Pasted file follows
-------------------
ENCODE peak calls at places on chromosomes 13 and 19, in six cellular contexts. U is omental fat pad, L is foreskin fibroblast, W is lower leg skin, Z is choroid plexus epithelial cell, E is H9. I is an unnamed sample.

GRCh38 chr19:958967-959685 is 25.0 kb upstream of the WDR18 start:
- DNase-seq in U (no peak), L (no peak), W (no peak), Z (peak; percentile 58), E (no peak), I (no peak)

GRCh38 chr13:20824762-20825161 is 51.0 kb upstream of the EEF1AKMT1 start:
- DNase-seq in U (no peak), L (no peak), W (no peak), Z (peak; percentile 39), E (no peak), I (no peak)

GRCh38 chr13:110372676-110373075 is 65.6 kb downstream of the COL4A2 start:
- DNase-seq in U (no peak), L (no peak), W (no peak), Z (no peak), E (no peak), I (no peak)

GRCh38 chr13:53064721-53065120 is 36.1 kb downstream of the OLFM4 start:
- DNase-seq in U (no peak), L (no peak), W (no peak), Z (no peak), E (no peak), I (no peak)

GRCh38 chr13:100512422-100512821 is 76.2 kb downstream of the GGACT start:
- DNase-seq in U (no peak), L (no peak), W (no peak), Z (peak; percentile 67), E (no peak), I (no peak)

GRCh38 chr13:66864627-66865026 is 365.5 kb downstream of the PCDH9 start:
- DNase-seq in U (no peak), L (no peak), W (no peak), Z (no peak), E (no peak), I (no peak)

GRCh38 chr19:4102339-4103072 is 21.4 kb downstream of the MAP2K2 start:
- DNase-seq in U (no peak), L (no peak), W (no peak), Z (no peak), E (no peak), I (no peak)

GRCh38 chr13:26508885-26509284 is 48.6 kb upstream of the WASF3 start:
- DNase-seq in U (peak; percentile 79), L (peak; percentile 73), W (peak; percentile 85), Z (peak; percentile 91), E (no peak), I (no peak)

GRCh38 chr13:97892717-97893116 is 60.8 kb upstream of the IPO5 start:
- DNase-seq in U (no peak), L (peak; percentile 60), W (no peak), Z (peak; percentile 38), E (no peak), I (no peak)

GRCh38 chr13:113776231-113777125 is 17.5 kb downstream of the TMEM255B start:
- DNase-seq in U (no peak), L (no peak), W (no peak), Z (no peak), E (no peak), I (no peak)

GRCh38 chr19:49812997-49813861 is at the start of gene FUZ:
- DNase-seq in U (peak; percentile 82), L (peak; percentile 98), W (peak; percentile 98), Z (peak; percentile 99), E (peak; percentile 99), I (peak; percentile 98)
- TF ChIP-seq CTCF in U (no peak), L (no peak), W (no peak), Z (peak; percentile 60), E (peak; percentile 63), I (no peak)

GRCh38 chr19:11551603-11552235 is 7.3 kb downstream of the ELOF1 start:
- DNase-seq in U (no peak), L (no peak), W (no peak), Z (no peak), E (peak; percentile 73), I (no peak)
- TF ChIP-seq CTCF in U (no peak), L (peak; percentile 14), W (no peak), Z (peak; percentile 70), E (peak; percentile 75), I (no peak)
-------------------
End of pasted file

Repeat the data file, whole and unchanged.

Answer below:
ENCODE peak calls at places on chromosomes 13 and 19, in six cellular contexts. U is omental fat pad, L is foreskin fibroblast, W is lower leg skin, Z is choroid plexus epithelial cell, E is H9. I is an unnamed sample.

GRCh38 chr19:958967-959685 is 25.0 kb upstream of the WDR18 start:
- DNase-seq in U (no peak), L (no peak), W (no peak), Z (peak; percentile 58), E (no peak), I (no peak)

GRCh38 chr13:20824762-20825161 is 51.0 kb upstream of the EEF1AKMT1 start:
- DNase-seq in U (no peak), L (no peak), W (no peak), Z (peak; percentile 39), E (no peak), I (no peak)

GRCh38 chr13:110372676-110373075 is 65.6 kb downstream of the COL4A2 start:
- DNase-seq in U (no peak), L (no peak), W (no peak), Z (no peak), E (no peak), I (no peak)

GRCh38 chr13:53064721-53065120 is 36.1 kb downstream of the OLFM4 start:
- DNase-seq in U (no peak), L (no peak), W (no peak), Z (no peak), E (no peak), I (no peak)

GRCh38 chr13:100512422-100512821 is 76.2 kb downstream of the GGACT start:
- DNase-seq in U (no peak), L (no peak), W (no peak), Z (peak; percentile 67), E (no peak), I (no peak)

GRCh38 chr13:66864627-66865026 is 365.5 kb downstream of the PCDH9 start:
- DNase-seq in U (no peak), L (no peak), W (no peak), Z (no peak), E (no peak), I (no peak)

GRCh38 chr19:4102339-4103072 is 21.4 kb downstream of the MAP2K2 start:
- DNase-seq in U (no peak), L (no peak), W (no peak), Z (no peak), E (no peak), I (no peak)

GRCh38 chr13:26508885-26509284 is 48.6 kb upstream of the WASF3 start:
- DNase-seq in U (peak; percentile 79), L (peak; percentile 73), W (peak; percentile 85), Z (peak; percentile 91), E (no peak), I (no peak)

GRCh38 chr13:97892717-97893116 is 60.8 kb upstream of the IPO5 start:
- DNase-seq in U (no peak), L (peak; percentile 60), W (no peak), Z (peak; percentile 38), E (no peak), I (no peak)

GRCh38 chr13:113776231-113777125 is 17.5 kb downstream of the TMEM255B start:
- DNase-seq in U (no peak), L (no peak), W (no peak), Z (no peak), E (no peak), I (no peak)

GRCh38 chr19:49812997-49813861 is at the start of gene FUZ:
- DNase-seq in U (peak; percentile 82), L (peak; percentile 98), W (peak; percentile 98), Z (peak; percentile 99), E (peak; percentile 99), I (peak; percentile 98)
- TF ChIP-seq CTCF in U (no peak), L (no peak), W (no peak), Z (peak; percentile 60), E (peak; percentile 63), I (no peak)

GRCh38 chr19:11551603-11552235 is 7.3 kb downstream of the ELOF1 start:
- DNase-seq in U (no peak), L (no peak), W (no peak), Z (no peak), E (peak; percentile 73), I (no peak)
- TF ChIP-seq CTCF in U (no peak), L (peak; percentile 14), W (no peak), Z (peak; percentile 70), E (peak; percentile 75), I (no peak)